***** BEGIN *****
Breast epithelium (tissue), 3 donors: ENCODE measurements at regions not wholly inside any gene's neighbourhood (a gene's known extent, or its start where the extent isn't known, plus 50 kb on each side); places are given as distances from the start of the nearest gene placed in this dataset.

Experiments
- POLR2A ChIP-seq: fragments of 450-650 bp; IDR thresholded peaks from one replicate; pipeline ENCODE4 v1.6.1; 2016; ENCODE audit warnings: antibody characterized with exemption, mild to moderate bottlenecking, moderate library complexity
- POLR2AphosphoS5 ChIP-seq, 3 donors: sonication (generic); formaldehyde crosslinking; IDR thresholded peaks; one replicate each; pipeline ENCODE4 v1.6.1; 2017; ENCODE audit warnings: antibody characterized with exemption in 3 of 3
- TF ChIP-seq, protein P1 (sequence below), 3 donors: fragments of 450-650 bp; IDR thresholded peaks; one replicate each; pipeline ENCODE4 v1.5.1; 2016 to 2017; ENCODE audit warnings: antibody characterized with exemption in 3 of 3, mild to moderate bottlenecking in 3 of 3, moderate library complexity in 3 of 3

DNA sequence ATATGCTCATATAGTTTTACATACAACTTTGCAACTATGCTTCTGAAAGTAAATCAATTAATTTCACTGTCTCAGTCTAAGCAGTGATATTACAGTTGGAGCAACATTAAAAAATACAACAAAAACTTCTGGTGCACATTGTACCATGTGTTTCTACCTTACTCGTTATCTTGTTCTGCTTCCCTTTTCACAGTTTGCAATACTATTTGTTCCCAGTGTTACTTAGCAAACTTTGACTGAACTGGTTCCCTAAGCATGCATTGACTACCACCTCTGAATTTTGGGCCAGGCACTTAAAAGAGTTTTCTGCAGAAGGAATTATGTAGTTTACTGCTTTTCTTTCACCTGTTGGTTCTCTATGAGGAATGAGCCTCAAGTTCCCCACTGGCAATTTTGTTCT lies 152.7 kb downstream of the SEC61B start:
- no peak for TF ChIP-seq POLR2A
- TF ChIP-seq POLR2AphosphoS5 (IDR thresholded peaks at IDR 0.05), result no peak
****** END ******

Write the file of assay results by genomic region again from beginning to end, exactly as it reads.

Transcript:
Breast epithelium (tissue), 3 donors: ENCODE measurements at regions not wholly inside any gene's neighbourhood (a gene's known extent, or its start where the extent isn't known, plus 50 kb on each side); places are given as distances from the start of the nearest gene placed in this dataset.

Experiments
- POLR2A ChIP-seq: fragments of 450-650 bp; IDR thresholded peaks from one replicate; pipeline ENCODE4 v1.6.1; 2016; ENCODE audit warnings: antibody characterized with exemption, mild to moderate bottlenecking, moderate library complexity
- POLR2AphosphoS5 ChIP-seq, 3 donors: sonication (generic); formaldehyde crosslinking; IDR thresholded peaks; one replicate each; pipeline ENCODE4 v1.6.1; 2017; ENCODE audit warnings: antibody characterized with exemption in 3 of 3
- TF ChIP-seq, protein P1 (sequence below), 3 donors: fragments of 450-650 bp; IDR thresholded peaks; one replicate each; pipeline ENCODE4 v1.5.1; 2016 to 2017; ENCODE audit warnings: antibody characterized with exemption in 3 of 3, mild to moderate bottlenecking in 3 of 3, moderate library complexity in 3 of 3

DNA sequence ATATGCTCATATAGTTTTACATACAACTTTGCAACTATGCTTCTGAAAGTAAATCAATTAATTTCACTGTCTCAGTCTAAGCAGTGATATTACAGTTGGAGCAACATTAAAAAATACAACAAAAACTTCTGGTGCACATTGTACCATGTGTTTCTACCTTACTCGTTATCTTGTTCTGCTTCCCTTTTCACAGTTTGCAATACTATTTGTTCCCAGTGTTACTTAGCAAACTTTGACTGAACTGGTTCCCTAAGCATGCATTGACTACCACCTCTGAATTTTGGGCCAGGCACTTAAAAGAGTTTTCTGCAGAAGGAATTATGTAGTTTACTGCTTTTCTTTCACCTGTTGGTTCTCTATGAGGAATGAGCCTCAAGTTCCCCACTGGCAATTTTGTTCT lies 152.7 kb downstream of the SEC61B start:
- no peak for TF ChIP-seq POLR2A
- TF ChIP-seq POLR2AphosphoS5 (IDR thresholded peaks at IDR 0.05), result no peak